In the middle of the night on June 10, 1997, Michael Jordan would wake up in his hotel room in Salt Lake City feeling like he was trapped in a nightmare – later commenting “I was scared; I didn’t know what was happening to me. I felt paralyzed.” It was an off day in between game 4 and game 5 of the NBA Finals with the series between the Bulls and Jazz knotted at 2-2 – following two straight victories by Utah and a yet-to-be-played game at the Delta Center. After calling Bulls’ medical personnel, Jordan was told “there’s no way you’ll be able to play Game 5” due to either food poisoning or a stomach virus. His Airness was to be grounded for the pivotal swing game – but even as casual fans of the NBA know – Jordan would roll out of bed just an hour before tip-off and deliver a performance that reads now as cliche but was seen then as pure and undeniable heroism. 38 points. 15 in the 4th quarter. Bulls win by 2. The revolution would not be televised on that fateful night in Salt Lake, but Michael Jordan’s resolve would be. In the sixteen years since the “flu game,” we’ve been welcomed into the interpersonal lives of our favorite athletes and entertainers thanks to a bevy of outlets dedicated to the famous, and details about their lives played out on Facebook and Twitter. Despite having access to whether the red carpet matches the theater drapes, we undeniably still want to be dazzled by the performance rather than the drawn out explanation.
““That was probably the most difficult thing I’ve ever done. I almost played myself into passing out just to win a basketball game. If we had lost, I would have been devastated.”
– Michael Jordan”
I was fourteen during the championship run by the Bulls. As a lifelong Chicagoan, June became known as a month when school had just let out and there was always championship parade in Grant Park. ’90s kids in the Chicagoland area were lucky. We were treated to reading, writing, arithmetic and rings. Jordan was my hero. I didn’t know about his gambling. I didn’t know about his failing marriage to his wife. I didn’t know that his competitive nature bordered on unhealthy. All I knew was that MJ always showed up – and any chink in the armor – say the red and black knee brace he sported on his left calf – was merely cosmetic. So when the murmurs started that 23 was under the weather and uncertain to play, it didn’t register like a “trending topic” of today, but rather that the sky and it’s most famous inhabitant was falling. Michael Jordan was sick just like I had been a week prior – only I had been faking and he had never not delivered his annual championship influenza on the Windy City.
In today’s society, we mistake celebrity access as candidness on their part. Since we’re invited inside the inner circle, we assume that spoon-fed and easily digestible tidbits about life in the fast lane means we’re getting a “sketch” as opposed to a strategic “portrait.” Just because we’re more connected to people that we admire, doesn’t mean we’re getting the truth. The fact remains today just like it did sixteen years ago; mystique is what endears a person to a fan base while over-saturation flows off the tongue with mentions of “Beliebers” and “Team Breezy.”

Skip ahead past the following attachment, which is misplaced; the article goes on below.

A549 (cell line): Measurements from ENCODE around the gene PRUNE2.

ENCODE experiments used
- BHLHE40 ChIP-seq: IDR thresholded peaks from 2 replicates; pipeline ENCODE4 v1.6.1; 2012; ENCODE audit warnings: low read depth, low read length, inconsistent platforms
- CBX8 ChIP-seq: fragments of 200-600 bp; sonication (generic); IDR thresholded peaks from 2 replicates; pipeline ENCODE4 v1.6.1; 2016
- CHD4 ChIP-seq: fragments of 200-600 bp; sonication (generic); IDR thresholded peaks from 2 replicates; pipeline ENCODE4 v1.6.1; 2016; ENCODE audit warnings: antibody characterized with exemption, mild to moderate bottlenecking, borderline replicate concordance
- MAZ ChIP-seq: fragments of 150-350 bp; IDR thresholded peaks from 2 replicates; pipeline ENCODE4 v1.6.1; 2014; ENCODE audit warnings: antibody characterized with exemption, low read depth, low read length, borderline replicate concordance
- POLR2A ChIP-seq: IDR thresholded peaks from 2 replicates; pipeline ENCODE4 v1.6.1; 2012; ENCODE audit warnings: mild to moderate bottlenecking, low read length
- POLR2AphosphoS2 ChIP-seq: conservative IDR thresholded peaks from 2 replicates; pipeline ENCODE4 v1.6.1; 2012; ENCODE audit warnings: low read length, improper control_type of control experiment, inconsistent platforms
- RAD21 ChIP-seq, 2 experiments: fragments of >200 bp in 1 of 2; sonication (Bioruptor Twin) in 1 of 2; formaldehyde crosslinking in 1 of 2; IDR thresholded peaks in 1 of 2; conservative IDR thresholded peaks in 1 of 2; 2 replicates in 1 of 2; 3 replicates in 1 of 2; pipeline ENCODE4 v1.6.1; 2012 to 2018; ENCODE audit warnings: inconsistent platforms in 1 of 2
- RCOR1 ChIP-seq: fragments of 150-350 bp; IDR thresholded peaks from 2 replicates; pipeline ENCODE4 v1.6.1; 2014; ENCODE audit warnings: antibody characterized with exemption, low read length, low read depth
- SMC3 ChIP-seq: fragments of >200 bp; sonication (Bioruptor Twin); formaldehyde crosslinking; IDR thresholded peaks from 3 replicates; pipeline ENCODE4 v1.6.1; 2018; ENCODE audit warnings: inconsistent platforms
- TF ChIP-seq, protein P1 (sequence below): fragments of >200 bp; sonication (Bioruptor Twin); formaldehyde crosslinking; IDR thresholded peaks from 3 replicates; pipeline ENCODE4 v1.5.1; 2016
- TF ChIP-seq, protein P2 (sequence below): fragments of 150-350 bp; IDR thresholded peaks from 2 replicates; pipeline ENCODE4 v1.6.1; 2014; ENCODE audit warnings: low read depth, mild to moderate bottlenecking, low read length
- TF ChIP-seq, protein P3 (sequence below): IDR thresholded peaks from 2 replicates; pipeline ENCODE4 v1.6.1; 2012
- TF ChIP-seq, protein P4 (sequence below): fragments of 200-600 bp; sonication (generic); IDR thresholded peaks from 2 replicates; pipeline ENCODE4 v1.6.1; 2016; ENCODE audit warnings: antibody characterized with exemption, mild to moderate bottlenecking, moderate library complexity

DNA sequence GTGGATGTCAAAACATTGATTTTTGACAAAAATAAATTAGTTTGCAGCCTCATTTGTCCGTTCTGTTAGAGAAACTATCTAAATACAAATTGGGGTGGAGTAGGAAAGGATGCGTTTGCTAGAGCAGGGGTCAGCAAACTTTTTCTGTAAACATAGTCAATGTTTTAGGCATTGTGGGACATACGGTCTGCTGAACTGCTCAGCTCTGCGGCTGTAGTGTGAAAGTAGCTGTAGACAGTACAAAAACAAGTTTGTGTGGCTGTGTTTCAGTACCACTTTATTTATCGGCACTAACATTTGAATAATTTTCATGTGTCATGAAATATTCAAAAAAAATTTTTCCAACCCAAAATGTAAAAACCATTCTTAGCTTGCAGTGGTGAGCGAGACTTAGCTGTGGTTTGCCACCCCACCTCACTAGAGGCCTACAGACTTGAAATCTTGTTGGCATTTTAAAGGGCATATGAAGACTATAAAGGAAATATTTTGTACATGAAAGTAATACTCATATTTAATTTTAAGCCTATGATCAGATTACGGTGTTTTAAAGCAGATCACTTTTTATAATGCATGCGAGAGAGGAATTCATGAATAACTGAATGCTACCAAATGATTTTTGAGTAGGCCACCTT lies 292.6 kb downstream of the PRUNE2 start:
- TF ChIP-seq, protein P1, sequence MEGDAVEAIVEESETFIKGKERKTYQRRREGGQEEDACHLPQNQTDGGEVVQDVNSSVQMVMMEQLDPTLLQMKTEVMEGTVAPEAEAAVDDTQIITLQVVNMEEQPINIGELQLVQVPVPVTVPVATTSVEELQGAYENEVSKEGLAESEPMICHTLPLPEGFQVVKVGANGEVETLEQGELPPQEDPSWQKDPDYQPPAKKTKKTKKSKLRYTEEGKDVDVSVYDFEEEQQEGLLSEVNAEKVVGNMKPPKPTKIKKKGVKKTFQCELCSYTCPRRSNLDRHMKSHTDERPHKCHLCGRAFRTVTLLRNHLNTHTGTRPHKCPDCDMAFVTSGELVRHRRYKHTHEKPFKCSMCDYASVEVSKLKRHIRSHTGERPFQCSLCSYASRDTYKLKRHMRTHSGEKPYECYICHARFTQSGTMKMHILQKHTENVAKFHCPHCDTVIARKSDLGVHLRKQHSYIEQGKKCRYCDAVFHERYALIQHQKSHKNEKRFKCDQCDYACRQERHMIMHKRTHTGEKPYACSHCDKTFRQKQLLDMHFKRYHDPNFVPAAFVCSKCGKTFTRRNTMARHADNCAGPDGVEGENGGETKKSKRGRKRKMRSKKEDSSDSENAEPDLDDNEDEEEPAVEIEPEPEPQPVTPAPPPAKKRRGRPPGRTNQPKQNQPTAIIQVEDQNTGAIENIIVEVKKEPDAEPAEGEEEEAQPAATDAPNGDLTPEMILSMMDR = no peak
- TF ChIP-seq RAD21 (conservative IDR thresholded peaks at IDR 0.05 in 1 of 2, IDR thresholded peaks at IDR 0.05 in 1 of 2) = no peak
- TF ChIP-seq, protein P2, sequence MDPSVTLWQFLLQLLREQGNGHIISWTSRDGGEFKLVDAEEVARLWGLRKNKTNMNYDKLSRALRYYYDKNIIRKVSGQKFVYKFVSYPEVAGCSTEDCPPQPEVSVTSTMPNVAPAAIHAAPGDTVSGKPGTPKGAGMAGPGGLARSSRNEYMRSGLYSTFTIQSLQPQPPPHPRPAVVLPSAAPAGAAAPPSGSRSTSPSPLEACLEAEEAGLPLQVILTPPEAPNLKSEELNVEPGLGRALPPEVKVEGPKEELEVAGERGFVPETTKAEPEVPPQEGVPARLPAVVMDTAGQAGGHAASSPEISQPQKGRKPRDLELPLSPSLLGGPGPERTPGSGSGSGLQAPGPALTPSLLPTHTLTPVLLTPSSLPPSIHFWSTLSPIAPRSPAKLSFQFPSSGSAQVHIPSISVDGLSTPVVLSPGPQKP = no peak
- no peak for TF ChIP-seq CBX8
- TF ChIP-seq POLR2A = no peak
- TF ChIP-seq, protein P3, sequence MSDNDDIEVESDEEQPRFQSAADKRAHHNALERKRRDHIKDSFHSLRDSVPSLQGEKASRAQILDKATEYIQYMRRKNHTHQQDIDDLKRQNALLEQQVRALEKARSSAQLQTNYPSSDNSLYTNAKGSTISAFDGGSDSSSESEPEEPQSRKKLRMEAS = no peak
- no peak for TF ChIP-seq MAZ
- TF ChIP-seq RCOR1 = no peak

“Because of the circumstances, with this being a critical game in the Finals, I’d have to say this is the greatest game I’ve seen Michael play. Just standing up was nauseating for him and caused him dizzy spells. This was a heroic effort, one to add to the collection of efforts that make up his legend.”
– Phil Jackson”
There comes a moment in every kid’s life when they become aware that a parent has emotions and aren’t merely there to service your every Fruit Roll-Up whim. Watching Michael Jordan run up and down the court in the first quarter – hopelessly tugging on his oversized red shorts to help him from completely collapsing – felt like that realization for me. Maybe he couldn’t do everything? If Michael Jordan falls when everyone’s looking, what kind of sound would it make?
And then the game was well into the 4th quarter. Jazz 77, Bulls 69. The 19,911 people packed into the Delta Center – who just years later would serve as an impressionistic backdrop for MJ’s last shot as a Bull – could see that Jordan wasn’t on the proverbial ropes, he was at the end of his. The flu had sacked Jordan and this wasn’t for show. His meltdown was fueled by a ravenous fever that didn’t have anything to do with a private persona suddenly made very much public.
My hero wasn’t faking it and it was heartbreaking to watch.
Then there was a twelve-footer. Ka-ching!
Kukoc buried a three. Then Jordan followed with another. Tied at 77.
Stockton hits a three to make it 84-81.
Jordan hits a runner. 84-83.
Then it was tied 85-85. 46.5 seconds left. Jordan’s temperature is somewhere north of the century mark which would have meant free Big Macs for everyone if the game were being played back at the United Center. During the timeout Jordan could barely keep his head up. I remember looking at the Jumpman logo on my shoes and questioning how he could be doing this to himself? He doesn’t know my summer break will be ruined if they lose the series, does he?
Of course, what I couldn’t comprehend then was that his summer vacation would have been ruined if he didn’t punctuate his already 35-point performance with another 3. Where as vulnerability is often a ploy these days to obtain favorable treatment from the media and consumers, Jordan’s theatrics were undeniably genuine. His greatest on court meltdown came when he was absolutely blazing.
It’s been sixteen years since that game. Along the way we’ve become a world that relishes in tugging on Superman’s cape because it humanizes the faux idols that we put on a pedestal in the first place. I think we’re all coming down with something.
Alec Banks is a Los Angeles-based writer who has written for Esquire, Details, Maxim and Playboy in the past. Follow him on Twitter @smart_alec_